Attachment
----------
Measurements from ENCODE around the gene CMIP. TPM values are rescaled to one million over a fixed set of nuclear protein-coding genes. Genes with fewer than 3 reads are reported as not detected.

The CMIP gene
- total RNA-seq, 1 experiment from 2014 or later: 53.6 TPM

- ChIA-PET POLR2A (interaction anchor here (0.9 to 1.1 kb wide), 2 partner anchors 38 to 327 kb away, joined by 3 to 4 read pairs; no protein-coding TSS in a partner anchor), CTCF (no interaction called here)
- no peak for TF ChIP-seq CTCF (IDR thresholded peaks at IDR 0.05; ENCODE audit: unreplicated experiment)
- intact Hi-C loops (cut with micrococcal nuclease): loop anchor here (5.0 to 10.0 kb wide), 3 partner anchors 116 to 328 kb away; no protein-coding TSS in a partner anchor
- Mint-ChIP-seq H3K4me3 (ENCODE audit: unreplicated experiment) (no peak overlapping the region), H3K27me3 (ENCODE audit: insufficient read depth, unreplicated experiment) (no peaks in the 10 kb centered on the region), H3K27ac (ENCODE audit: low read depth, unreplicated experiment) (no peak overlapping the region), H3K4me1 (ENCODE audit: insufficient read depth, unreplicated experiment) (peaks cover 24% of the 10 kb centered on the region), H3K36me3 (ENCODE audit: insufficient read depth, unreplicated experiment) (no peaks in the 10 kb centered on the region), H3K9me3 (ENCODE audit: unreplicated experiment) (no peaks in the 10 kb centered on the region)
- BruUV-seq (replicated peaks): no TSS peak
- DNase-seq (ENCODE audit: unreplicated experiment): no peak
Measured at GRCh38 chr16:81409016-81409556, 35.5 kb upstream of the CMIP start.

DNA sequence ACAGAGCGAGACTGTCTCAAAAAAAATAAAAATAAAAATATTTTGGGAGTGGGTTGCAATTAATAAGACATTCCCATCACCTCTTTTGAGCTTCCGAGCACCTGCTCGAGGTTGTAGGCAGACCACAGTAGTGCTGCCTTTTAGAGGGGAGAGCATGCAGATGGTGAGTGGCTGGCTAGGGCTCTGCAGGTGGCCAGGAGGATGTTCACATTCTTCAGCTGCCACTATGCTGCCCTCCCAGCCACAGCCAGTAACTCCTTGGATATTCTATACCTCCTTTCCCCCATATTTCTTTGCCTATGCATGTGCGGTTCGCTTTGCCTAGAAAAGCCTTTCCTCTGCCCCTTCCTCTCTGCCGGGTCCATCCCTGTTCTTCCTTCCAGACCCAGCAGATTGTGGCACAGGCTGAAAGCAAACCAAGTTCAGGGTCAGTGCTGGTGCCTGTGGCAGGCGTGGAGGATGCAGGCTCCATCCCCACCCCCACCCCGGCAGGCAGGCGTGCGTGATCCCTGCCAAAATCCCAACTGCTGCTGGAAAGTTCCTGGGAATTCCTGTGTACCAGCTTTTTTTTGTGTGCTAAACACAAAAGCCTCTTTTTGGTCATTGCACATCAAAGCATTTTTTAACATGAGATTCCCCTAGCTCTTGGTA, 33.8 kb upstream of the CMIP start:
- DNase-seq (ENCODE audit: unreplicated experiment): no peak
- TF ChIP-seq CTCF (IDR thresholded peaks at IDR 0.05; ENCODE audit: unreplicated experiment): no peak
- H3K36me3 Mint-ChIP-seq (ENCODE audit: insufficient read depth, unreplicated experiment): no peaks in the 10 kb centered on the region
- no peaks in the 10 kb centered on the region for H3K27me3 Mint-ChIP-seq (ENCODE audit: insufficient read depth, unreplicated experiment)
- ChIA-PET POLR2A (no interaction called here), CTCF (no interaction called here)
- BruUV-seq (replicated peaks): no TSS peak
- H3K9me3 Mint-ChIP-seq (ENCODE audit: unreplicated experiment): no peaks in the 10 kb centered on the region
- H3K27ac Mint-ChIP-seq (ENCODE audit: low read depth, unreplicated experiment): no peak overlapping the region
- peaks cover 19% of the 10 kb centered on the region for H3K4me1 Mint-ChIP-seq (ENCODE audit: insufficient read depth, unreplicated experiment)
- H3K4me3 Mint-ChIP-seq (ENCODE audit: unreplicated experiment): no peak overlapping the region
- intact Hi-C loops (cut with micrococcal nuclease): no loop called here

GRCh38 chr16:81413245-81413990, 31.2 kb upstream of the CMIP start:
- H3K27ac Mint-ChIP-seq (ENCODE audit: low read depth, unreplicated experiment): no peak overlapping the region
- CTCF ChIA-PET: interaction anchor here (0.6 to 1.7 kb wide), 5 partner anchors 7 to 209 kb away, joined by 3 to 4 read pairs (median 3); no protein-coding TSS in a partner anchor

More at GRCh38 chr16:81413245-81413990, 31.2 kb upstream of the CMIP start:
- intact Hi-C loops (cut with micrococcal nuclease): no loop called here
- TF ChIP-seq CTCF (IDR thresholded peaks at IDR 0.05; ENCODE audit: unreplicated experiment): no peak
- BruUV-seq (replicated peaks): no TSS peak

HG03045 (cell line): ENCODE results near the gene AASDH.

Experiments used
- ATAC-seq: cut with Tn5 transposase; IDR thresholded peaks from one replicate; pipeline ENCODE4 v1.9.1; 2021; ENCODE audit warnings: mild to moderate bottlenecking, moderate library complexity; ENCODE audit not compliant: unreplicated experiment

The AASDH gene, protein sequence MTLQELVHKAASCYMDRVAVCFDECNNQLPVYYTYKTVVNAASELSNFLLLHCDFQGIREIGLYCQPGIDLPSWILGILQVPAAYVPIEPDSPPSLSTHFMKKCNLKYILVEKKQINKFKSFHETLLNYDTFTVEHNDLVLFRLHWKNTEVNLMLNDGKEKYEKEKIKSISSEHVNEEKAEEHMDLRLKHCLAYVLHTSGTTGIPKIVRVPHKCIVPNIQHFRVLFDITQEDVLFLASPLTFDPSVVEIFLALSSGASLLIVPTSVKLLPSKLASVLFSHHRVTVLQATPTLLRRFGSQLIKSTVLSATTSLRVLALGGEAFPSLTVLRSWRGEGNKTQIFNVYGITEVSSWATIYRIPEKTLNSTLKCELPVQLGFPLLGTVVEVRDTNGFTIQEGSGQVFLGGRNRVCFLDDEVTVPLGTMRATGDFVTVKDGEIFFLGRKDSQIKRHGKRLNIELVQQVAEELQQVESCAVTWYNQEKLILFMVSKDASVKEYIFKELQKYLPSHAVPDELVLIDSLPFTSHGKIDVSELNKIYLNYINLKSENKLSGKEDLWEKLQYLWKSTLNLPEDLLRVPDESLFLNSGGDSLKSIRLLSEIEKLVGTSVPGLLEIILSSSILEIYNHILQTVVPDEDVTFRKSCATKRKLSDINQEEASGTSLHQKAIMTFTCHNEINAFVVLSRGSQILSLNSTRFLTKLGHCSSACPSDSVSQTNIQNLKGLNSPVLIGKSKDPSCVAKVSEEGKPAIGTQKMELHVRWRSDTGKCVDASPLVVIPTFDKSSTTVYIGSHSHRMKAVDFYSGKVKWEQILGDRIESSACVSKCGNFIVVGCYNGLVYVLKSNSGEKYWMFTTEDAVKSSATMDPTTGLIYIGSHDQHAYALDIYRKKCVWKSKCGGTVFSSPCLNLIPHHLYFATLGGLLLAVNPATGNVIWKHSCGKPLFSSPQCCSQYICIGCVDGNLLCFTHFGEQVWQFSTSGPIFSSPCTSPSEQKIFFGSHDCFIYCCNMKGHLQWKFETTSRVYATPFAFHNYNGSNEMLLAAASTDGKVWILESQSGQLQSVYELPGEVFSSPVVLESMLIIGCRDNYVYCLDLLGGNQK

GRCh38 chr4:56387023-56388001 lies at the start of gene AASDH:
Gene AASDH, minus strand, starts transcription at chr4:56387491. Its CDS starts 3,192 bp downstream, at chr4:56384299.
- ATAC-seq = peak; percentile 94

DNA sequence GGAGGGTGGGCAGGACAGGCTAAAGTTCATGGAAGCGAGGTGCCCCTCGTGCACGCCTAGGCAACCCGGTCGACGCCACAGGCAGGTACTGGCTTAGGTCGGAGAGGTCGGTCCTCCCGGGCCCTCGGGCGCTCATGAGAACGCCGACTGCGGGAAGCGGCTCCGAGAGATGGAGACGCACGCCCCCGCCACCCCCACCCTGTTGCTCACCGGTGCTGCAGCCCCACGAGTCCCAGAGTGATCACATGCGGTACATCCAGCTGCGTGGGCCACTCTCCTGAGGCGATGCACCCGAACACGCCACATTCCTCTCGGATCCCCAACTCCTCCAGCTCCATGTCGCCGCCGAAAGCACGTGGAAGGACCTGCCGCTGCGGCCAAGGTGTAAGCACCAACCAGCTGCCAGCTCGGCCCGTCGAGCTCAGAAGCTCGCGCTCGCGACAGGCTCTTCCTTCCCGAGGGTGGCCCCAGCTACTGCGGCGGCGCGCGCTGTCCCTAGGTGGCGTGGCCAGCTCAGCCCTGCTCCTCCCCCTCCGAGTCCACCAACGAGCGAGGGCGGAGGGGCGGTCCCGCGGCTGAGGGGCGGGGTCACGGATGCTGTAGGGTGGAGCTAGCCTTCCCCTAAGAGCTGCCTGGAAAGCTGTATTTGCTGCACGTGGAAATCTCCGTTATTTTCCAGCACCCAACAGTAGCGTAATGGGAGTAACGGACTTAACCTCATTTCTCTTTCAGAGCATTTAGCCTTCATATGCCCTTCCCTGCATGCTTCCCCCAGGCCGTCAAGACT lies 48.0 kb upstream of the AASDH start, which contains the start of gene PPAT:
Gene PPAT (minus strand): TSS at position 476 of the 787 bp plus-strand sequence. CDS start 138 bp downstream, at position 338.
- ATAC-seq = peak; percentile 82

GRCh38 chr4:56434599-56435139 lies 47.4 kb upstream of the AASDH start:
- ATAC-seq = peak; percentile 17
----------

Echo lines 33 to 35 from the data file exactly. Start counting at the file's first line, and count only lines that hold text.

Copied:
The AASDH gene, protein sequence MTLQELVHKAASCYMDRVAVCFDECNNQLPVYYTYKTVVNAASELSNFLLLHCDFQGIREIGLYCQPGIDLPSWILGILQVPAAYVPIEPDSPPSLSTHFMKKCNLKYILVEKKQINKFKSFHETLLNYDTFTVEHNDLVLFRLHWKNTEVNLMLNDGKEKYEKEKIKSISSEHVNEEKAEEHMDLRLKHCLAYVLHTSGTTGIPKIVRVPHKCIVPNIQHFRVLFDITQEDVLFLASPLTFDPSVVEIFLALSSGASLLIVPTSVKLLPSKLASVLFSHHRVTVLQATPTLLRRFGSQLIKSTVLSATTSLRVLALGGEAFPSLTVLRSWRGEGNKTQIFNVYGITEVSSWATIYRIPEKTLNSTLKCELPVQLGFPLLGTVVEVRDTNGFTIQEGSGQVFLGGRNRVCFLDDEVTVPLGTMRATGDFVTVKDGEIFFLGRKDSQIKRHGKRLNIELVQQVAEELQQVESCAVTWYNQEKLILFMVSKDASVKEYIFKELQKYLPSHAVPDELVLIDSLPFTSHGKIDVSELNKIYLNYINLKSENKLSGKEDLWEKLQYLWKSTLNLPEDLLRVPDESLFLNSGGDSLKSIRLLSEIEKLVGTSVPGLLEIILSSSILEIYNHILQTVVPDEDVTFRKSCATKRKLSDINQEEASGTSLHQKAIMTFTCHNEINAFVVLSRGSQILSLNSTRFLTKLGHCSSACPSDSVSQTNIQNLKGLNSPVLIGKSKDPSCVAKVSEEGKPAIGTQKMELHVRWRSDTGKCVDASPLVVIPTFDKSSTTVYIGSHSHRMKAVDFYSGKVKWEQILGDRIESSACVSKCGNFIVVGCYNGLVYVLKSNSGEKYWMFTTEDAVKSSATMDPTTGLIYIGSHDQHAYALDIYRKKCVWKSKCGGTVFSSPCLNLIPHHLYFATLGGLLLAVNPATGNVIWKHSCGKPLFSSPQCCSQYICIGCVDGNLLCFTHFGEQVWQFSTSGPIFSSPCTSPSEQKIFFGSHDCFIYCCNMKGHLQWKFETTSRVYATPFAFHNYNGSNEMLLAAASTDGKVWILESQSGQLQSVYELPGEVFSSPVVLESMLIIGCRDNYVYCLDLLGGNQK

GRCh38 chr4:56387023-56388001 lies at the start of gene AASDH:
Gene AASDH, minus strand, starts transcription at chr4:56387491. Its CDS starts 3,192 bp downstream, at chr4:56384299.